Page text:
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Food Security and Sociopolitical Stability: Book launch

CEPS Conference Room
1, Place du Congrès 1000 Brussels
CEPS Event

Food Security and Sociopolitical Stability: Book launch


Global food price spikes in 2008 and again in 2011 coincided with a surge of political unrest in low- and middle-income countries. Angry consumers took to the streets in scores of nations. In some places, food riots turned violent, pressuring governments and in a few cases contributed to their overthrow. Foreign investors sparked a new global land rush, adding a different set of pressures. With scientists cautioning that the world has entered a new era of steadily rising food prices, perhaps aggravated by climate change, the specter of widespread food insecurity and sociopolitical instability weighs on policymakers worldwide.

In the past few years, governments and philanthropic foundations began redoubling efforts to resuscitate agricultural research and technology transfer, as well as to accelerate the modernization of food value chains to deliver high quality food inexpensively, faster, and in greater volumes to urban consumers. But will these efforts suffice?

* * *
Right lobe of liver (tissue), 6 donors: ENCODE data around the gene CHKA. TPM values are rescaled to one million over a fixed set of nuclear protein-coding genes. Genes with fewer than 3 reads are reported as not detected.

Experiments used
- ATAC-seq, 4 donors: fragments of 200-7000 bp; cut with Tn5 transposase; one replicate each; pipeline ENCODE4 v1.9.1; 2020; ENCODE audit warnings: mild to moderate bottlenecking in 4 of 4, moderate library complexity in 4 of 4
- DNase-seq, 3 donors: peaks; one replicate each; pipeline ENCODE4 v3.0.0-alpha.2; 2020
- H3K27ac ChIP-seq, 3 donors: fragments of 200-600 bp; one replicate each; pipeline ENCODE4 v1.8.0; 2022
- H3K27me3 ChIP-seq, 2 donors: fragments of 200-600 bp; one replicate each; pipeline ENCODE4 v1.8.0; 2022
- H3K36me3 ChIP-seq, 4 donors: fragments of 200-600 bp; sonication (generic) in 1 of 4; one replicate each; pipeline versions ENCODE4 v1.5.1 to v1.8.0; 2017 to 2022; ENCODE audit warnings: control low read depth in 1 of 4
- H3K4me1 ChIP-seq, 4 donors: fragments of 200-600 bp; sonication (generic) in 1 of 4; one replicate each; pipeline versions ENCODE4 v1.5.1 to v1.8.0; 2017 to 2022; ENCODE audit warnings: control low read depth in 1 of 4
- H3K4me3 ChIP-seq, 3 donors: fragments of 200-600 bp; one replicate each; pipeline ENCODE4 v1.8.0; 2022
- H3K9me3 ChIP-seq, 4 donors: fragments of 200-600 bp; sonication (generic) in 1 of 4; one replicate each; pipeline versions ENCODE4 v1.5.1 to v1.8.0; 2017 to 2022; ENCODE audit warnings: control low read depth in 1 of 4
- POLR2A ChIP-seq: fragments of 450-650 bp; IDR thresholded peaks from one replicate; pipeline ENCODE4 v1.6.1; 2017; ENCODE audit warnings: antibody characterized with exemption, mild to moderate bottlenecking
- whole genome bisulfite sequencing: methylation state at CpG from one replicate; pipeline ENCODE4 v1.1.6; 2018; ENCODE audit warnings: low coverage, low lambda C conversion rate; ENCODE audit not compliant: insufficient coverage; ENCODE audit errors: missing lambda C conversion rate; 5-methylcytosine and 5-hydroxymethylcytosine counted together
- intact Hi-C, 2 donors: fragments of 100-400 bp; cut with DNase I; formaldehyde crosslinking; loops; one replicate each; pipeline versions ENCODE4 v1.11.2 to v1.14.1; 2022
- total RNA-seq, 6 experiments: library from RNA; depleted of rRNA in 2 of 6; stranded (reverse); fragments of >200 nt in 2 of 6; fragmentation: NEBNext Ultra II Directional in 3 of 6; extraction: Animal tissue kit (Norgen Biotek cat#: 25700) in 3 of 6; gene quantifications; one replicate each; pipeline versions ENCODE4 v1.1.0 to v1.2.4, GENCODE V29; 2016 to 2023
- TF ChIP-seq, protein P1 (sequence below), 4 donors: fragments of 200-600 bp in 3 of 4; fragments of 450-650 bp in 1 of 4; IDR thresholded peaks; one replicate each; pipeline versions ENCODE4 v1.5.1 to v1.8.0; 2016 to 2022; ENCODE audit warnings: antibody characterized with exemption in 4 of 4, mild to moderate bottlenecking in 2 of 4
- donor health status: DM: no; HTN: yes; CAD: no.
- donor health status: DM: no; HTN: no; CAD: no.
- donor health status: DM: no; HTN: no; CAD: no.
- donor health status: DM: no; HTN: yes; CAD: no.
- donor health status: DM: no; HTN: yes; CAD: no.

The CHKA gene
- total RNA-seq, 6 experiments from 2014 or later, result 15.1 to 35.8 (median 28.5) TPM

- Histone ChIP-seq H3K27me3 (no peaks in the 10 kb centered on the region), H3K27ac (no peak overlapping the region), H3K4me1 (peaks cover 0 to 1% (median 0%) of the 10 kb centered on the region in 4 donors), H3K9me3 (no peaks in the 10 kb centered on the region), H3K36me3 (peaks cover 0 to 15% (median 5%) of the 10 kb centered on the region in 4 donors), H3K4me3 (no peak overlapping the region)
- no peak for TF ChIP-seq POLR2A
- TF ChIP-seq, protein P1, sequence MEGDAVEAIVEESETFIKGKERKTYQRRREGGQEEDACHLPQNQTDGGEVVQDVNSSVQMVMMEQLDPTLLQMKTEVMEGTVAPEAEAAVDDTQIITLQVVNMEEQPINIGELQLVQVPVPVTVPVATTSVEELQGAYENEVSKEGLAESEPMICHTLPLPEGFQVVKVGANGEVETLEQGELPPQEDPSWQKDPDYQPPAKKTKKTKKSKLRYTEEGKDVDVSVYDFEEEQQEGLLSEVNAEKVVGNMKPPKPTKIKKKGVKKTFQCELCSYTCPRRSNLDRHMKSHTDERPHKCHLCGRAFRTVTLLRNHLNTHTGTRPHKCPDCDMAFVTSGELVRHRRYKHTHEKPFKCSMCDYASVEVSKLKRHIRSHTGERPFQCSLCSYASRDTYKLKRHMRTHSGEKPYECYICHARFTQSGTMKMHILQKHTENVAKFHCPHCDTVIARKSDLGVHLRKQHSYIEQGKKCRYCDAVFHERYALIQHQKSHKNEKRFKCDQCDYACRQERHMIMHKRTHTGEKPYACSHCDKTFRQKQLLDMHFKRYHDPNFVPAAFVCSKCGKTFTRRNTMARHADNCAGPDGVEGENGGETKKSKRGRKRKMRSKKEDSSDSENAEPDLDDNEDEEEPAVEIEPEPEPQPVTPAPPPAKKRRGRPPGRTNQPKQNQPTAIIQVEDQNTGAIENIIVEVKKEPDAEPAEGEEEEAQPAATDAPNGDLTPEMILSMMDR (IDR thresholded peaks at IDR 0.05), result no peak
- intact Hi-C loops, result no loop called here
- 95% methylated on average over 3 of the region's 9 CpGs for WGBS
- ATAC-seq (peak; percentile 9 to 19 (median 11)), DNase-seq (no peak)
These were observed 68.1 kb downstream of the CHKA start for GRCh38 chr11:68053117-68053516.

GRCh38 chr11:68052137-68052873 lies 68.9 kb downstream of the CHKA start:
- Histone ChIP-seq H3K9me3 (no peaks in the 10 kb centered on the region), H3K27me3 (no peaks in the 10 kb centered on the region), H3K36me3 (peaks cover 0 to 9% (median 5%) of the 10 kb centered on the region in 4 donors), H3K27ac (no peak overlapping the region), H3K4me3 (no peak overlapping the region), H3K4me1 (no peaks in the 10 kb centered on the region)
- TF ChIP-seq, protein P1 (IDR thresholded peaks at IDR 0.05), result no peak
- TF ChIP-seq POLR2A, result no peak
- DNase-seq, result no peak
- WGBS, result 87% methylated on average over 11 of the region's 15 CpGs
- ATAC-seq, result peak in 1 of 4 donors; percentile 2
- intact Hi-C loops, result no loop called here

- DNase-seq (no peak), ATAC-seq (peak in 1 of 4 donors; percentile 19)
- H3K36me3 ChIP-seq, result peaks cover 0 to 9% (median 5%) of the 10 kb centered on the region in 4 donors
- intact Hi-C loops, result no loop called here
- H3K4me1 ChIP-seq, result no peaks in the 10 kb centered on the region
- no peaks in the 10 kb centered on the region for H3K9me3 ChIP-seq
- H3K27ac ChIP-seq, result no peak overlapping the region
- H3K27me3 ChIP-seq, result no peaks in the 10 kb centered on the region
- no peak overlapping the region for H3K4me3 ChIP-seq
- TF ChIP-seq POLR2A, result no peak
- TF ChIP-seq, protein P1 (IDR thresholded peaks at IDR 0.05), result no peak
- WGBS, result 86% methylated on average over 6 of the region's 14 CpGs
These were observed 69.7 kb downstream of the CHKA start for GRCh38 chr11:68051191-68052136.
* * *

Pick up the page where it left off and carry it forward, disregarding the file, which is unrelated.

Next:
This event introduces a newly published Oxford University Press volume that explores the complex relationship between food security and sociopolitical stability up to roughly 2025. The book editor, Prof. Chris Barrett (Cornell University, USA) will provide an overview of the volume as whole.

A key message of the volume is that actions taken in an effort to address food security stressors may have consequences for food security, stability, or both that ultimately matter far more than the direct impacts of biophysical drivers such as climate or land or water scarcity. 

The means by which governments, firms, and private philanthropies tackle the food security challenge of the coming decade will fundamentally shape the relationship between food security and sociopolitical stability. This overview will be followed by in-depth presentations of the chapters by Professor Johan Swinnen (KU Leuven) on eastern Europe and central Asia, and by Dr. Luc Christiaensen (World Bank) on China, and a question-and-answer period.

Participation in CEPS Meetings is a benefit of membership. Non-members may be admitted for €50, paid in cash at registration or they will be invoiced 50€ +VAT after participation in the meeting. A limited number of sandwiches will be available before the event, from 12.30 onwards.

Nathalie Francken

Research Fellow, CEPS and Research Manager at LICOS – Research Group on Development and Food Policy, Leuven University